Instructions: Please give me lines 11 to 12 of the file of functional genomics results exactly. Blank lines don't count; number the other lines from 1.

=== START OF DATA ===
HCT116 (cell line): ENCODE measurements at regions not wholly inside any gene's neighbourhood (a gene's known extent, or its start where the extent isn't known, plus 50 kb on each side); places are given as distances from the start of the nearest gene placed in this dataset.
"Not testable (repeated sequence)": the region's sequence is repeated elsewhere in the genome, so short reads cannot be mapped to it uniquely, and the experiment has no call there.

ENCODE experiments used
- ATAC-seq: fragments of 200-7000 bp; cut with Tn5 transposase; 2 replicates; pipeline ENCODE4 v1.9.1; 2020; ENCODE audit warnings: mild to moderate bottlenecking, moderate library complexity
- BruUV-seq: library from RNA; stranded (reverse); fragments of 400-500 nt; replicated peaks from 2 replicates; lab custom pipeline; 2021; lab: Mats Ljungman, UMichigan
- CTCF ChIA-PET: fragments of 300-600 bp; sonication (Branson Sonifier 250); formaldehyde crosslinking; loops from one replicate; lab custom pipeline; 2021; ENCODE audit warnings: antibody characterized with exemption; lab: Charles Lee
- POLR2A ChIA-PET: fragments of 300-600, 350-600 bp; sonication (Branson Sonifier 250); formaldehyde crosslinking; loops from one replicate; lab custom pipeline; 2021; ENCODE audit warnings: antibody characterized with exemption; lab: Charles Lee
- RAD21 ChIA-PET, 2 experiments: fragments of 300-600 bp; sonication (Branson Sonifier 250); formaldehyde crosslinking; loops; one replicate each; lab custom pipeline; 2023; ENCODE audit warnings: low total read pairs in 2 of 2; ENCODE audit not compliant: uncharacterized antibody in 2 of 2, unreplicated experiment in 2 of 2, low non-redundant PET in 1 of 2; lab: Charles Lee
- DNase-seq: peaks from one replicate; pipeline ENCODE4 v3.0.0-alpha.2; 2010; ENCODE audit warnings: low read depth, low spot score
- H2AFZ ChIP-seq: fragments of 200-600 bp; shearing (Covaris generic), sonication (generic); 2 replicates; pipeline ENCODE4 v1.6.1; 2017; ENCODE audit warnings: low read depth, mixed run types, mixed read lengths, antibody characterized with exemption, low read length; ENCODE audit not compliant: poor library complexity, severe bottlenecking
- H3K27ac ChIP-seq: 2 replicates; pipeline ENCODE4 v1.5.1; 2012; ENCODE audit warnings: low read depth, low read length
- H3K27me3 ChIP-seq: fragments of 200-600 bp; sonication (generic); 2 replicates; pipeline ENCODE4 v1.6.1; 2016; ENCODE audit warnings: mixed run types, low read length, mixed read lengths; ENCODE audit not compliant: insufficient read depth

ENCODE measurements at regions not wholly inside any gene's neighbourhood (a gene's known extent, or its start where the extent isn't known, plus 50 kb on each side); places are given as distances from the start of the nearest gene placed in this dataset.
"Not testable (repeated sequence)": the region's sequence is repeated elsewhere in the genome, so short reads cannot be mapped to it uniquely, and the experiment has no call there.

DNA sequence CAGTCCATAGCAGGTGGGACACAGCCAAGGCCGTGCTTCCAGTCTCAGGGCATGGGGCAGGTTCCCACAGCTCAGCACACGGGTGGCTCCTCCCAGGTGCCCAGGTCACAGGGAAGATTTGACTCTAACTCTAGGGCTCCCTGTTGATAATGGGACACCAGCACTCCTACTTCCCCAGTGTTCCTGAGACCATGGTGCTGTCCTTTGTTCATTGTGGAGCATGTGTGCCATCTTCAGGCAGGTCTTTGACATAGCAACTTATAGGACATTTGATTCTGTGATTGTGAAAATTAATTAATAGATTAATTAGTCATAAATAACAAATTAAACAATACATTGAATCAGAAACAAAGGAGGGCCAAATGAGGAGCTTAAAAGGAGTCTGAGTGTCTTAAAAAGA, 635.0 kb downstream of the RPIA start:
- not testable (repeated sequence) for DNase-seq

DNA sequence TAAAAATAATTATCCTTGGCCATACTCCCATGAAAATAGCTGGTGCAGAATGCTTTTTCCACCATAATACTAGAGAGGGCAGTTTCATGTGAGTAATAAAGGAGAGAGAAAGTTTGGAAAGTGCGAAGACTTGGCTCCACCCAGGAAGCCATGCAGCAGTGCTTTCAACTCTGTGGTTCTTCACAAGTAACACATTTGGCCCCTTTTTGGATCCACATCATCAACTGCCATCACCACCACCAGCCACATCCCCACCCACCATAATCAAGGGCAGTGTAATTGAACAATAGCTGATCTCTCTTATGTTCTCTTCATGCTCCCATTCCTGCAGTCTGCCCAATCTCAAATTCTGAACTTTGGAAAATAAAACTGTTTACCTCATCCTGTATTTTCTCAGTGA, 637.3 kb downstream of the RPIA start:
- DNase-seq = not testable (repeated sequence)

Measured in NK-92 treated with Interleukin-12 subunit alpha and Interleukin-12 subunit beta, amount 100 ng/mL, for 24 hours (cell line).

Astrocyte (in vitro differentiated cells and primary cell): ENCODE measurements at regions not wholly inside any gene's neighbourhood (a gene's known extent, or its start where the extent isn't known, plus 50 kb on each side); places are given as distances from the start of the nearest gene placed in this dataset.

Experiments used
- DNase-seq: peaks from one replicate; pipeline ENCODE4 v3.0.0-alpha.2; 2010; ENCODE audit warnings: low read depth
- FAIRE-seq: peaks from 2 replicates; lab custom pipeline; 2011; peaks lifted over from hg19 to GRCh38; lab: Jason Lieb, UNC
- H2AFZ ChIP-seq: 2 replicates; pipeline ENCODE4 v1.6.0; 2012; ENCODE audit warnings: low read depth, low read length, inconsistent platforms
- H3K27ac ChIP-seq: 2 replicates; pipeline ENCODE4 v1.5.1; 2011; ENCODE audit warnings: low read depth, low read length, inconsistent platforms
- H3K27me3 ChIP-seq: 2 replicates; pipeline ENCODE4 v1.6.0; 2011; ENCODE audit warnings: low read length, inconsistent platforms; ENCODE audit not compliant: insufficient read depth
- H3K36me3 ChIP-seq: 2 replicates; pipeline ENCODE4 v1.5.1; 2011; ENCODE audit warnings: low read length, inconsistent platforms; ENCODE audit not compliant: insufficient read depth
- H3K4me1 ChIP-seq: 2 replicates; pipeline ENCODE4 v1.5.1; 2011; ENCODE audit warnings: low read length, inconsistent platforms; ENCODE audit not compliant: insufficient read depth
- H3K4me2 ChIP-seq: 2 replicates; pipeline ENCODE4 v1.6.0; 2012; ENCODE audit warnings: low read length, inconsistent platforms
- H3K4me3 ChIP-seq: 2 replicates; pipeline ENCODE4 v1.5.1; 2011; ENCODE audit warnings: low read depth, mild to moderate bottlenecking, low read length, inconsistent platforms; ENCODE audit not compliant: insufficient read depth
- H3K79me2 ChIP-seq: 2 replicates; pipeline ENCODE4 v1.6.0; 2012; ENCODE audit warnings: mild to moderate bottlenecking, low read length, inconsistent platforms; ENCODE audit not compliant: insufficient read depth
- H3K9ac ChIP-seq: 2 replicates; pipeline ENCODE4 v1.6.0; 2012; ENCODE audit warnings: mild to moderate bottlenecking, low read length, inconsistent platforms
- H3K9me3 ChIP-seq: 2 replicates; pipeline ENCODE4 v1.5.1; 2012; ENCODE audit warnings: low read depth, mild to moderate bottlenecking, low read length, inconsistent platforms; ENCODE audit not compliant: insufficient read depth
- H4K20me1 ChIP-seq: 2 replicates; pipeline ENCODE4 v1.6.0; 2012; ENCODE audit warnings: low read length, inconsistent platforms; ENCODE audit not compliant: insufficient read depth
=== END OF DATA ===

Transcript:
- H3K27ac ChIP-seq: 2 replicates; pipeline ENCODE4 v1.5.1; 2012; ENCODE audit warnings: low read depth, low read length
- H3K27me3 ChIP-seq: fragments of 200-600 bp; sonication (generic); 2 replicates; pipeline ENCODE4 v1.6.1; 2016; ENCODE audit warnings: mixed run types, low read length, mixed read lengths; ENCODE audit not compliant: insufficient read depth